Astroturf doesn’t get damaged by unicycling. However it’s a terrible surface, it’s really hard to turn on, and depending on what is underneath, will either hurt badly, or very very badly when you fall on it. I put myself on crutches for a week falling hard on astroturf. Astroturf has a kind of grain that makes the unicycle want to keep going in a straight line, I turned it sideways and suddenly got thrown off as the wheel stopped completely.
We use a tennis court / five a side place to play hockey on at EMUs, no problems there. Dunno what the surface is, bog standard council tennis court surface, some kind of tarmac.
I’ve played hockey on loads of tennis courts without any damage to the court. Some softer trials tyres might leave a rubber mark, though.
The modern synthetic soil astroturf with rubber balls in it would be pretty bad for riding on. I’ve got a squre foot of it on the shelf in front of me and a unicycle under my desk so I could try it. The older carpet style astro would be better. The local kids regularly ride their bikes where I play football on this surface and it seems to be undamaged
IF you could see if it has any impact that would be greatly appreciated. If I can’t convince him that his astro-turf wont be damaged then itll be a right pain. Thanks for the advice so far, keep it coming! I think i will try to find out more about his surfaces to be able to give a more accurate prediction of what unicycles can do to it.
There’s an astroturf pitch near me that could be used for unicycle hockey. I was unsure about unicycles damadging it so what Iv’e read in this thread is usefull. Hopefully I’ll be able to convince the owners of the pitch to let unicycles on it.
That’s the sort I crashed badly on, or at least I think it is, the stuff with the little ‘grass’ pieces of plastic on a big piece of carpety backing?
If so, it might be okay for riding bikes on, but for unicycles it’s horrible. I think notts university jugglesoc tried unicycle hockey on astroturf once too, and discovered this independently of me. It certainly isn’t a suitable surface for unicycle hockey. It’s just not nice to ride on, and not safe to ride on.
In case he doesn’t spot this thread, drop Steve Colligan an email/PM. He planned a hockey tournament in Liverpool a year or so ago, but before the venue allowed him to run that, he had to have a single game on there to satisfy everyone that there wouldn’t be any damage. Maybe your potential venue could even contact Steves venue to see how well behaved us unicyclists are.
Oh, and as no one else has stated the obvious… plastic pedals are much safer than metal ones!
Honestly, you’re not going to want to play hockey on astroturf. Believe me. Don’t put too much effort into getting permission to play there! Try riding on carpet. Deep carpet. It’s much better than astroturf, from my experience.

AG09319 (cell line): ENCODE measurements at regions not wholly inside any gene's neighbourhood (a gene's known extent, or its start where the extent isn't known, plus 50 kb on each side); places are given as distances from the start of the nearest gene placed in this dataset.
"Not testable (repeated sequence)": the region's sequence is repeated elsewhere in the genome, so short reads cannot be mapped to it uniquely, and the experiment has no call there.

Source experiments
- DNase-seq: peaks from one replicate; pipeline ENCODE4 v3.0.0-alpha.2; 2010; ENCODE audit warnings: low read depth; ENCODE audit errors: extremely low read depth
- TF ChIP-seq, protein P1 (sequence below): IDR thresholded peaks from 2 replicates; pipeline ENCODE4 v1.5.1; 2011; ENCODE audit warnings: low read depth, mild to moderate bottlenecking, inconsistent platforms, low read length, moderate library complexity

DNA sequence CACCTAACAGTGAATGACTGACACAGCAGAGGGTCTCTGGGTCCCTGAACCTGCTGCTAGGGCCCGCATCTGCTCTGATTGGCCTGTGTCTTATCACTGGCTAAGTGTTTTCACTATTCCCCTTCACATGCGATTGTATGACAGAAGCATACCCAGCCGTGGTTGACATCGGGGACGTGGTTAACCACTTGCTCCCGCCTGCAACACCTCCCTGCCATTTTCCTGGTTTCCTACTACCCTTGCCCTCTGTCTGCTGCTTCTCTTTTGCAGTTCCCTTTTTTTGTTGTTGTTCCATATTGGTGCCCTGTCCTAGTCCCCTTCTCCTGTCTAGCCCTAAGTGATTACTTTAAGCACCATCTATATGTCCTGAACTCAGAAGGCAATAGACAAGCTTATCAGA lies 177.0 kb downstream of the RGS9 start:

Worst surfaces I’ve ever had to perform (do my Freestyle show) on:
Wet astroturf. If it were dry I’m sure it wouldn’t have been much worse than carpet, but it was wet. Had to put pinned pedals on my Freestyle uni to be able to do anything!
Lumpy carpet. That is, a decent piece of carpet laid over a circus ring with a lumpy rubber floor. Horses tear up a rubber floor. This was the Riga Circus, in Lativia.
Grass with tree roots under it. Whose idea was it for us to perform there?
All of these were for professional performances. Part of the fun of being a pro!
The issues people have w/ their tennis courts are wear and the marking of the textured surface from the tires and hard metal things hitting it, like pedals or those nasty old bumpers.
Any plastic pedals should be fine, but I noticed a mark a pair of my plastics left on concrete once. Pedals w/ rubber ends like these would probably be best.
Any non-marking tire should work, but again a white one would probably be best. I’ve noticed skid marks from bikes on asphalt using white and red “non-marking” tires. I could easily see the mark from the red tire, but the white one I had to look more closely to notice.
Even if regular tires don’t leave a mark they put more wear on the surface than shoes, but non marking tires I think would put no more wear than a tennis player would.
uhm never done astroturf, but i’m sure you could mess up a tennis court w/ a pedal put into it reallllly hard(all your weight falling on the uni)… astroturf sucks bad, but they pay football on it… ??? does that not say anything about it?
we played hockey on a sand laid astroturf at the Scarborough juggling convention a couple of years ago - it was absolutely awful, turning was tricky and unpredictable and falls led to nasty abrasions / friction burns to the body which were helpfully filled with sand. Additionally, the surface was very grippy on the stick heads so it made hitting the ball awkward. As to whether the pitch would get damaged its hard to say as it was so bad we packed in playing after about 15 minutes and went and did something else less boring instead
Roland (not a very helpful answer but the limit of my astro turf experience)
I practice riding skills on an outdoor basketball court. The tires do leave some black marks on sharp turns. These wash away after a rain. Also the pinned magnezium pedals do scratch the surface. Keep that in mind. I am lucky that the court is old with cracks on the surface. So a few more scratches from me are not noticed.